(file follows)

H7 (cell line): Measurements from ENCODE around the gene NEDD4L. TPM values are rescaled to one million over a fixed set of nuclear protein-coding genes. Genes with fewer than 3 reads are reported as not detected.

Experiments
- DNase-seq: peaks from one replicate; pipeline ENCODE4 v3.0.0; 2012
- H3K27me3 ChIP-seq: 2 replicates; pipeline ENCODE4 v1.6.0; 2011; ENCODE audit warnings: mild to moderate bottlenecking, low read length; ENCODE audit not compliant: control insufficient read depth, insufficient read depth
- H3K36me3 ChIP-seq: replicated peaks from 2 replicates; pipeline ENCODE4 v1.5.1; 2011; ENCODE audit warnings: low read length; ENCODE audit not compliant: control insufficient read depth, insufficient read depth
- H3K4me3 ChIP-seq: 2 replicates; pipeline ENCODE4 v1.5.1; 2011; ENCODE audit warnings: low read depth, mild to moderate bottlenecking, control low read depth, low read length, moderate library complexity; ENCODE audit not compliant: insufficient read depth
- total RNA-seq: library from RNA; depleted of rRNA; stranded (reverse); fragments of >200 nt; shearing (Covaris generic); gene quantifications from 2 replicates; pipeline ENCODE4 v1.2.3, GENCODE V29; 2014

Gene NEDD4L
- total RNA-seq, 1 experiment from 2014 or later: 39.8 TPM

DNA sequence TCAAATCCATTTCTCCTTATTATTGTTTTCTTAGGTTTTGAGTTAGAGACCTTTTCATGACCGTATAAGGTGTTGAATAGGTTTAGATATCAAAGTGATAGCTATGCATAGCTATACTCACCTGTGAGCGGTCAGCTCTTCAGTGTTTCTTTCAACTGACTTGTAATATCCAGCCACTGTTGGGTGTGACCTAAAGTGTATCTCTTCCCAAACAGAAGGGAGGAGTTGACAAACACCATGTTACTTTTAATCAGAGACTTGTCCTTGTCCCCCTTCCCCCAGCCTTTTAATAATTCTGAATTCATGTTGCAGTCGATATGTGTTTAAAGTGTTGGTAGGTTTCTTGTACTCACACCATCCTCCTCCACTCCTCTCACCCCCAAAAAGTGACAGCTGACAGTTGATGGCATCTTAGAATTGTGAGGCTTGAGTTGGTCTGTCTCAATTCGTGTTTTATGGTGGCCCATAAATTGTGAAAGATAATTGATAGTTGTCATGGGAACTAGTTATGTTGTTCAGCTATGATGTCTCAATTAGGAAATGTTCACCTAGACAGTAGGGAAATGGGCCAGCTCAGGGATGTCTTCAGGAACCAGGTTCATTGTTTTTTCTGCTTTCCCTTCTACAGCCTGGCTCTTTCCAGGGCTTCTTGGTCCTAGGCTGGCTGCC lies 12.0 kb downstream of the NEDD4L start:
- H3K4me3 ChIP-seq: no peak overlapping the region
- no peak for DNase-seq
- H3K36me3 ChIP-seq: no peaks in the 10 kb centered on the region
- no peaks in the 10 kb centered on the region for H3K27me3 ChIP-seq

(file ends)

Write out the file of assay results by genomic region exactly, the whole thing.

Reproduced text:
H7 (cell line): Measurements from ENCODE around the gene NEDD4L. TPM values are rescaled to one million over a fixed set of nuclear protein-coding genes. Genes with fewer than 3 reads are reported as not detected.

Experiments
- DNase-seq: peaks from one replicate; pipeline ENCODE4 v3.0.0; 2012
- H3K27me3 ChIP-seq: 2 replicates; pipeline ENCODE4 v1.6.0; 2011; ENCODE audit warnings: mild to moderate bottlenecking, low read length; ENCODE audit not compliant: control insufficient read depth, insufficient read depth
- H3K36me3 ChIP-seq: replicated peaks from 2 replicates; pipeline ENCODE4 v1.5.1; 2011; ENCODE audit warnings: low read length; ENCODE audit not compliant: control insufficient read depth, insufficient read depth
- H3K4me3 ChIP-seq: 2 replicates; pipeline ENCODE4 v1.5.1; 2011; ENCODE audit warnings: low read depth, mild to moderate bottlenecking, control low read depth, low read length, moderate library complexity; ENCODE audit not compliant: insufficient read depth
- total RNA-seq: library from RNA; depleted of rRNA; stranded (reverse); fragments of >200 nt; shearing (Covaris generic); gene quantifications from 2 replicates; pipeline ENCODE4 v1.2.3, GENCODE V29; 2014

Gene NEDD4L
- total RNA-seq, 1 experiment from 2014 or later: 39.8 TPM

DNA sequence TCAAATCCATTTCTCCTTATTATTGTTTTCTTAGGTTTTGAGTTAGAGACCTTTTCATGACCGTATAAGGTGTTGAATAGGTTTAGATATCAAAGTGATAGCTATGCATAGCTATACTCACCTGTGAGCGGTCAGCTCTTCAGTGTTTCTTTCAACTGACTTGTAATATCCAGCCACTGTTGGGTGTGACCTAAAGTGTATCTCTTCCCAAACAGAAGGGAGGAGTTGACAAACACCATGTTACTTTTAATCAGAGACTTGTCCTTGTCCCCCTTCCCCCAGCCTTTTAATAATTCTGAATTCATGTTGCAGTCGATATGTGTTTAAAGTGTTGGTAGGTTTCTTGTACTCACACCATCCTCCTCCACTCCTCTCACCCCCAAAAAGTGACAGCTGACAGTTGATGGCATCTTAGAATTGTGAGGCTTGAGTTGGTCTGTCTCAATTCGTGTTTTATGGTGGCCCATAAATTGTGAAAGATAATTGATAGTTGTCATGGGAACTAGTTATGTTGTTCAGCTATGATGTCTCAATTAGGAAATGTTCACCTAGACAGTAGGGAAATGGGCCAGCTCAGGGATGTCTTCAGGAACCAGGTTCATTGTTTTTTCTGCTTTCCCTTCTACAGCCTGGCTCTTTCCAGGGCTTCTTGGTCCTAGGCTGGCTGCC lies 12.0 kb downstream of the NEDD4L start:
- H3K4me3 ChIP-seq: no peak overlapping the region
- no peak for DNase-seq
- H3K36me3 ChIP-seq: no peaks in the 10 kb centered on the region
- no peaks in the 10 kb centered on the region for H3K27me3 ChIP-seq